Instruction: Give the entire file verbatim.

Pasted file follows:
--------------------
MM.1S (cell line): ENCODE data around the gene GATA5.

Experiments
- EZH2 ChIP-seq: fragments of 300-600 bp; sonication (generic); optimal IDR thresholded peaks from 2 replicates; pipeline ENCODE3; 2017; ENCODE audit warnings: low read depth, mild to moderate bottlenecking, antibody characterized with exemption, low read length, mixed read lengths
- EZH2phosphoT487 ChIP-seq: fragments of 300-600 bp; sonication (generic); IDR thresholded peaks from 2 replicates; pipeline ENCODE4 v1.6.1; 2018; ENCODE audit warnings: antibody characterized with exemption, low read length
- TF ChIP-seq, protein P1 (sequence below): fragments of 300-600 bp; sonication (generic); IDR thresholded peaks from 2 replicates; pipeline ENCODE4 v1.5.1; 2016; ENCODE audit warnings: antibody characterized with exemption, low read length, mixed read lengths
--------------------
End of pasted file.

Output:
MM.1S (cell line): ENCODE data around the gene GATA5.

Experiments
- EZH2 ChIP-seq: fragments of 300-600 bp; sonication (generic); optimal IDR thresholded peaks from 2 replicates; pipeline ENCODE3; 2017; ENCODE audit warnings: low read depth, mild to moderate bottlenecking, antibody characterized with exemption, low read length, mixed read lengths
- EZH2phosphoT487 ChIP-seq: fragments of 300-600 bp; sonication (generic); IDR thresholded peaks from 2 replicates; pipeline ENCODE4 v1.6.1; 2018; ENCODE audit warnings: antibody characterized with exemption, low read length
- TF ChIP-seq, protein P1 (sequence below): fragments of 300-600 bp; sonication (generic); IDR thresholded peaks from 2 replicates; pipeline ENCODE4 v1.5.1; 2016; ENCODE audit warnings: antibody characterized with exemption, low read length, mixed read lengths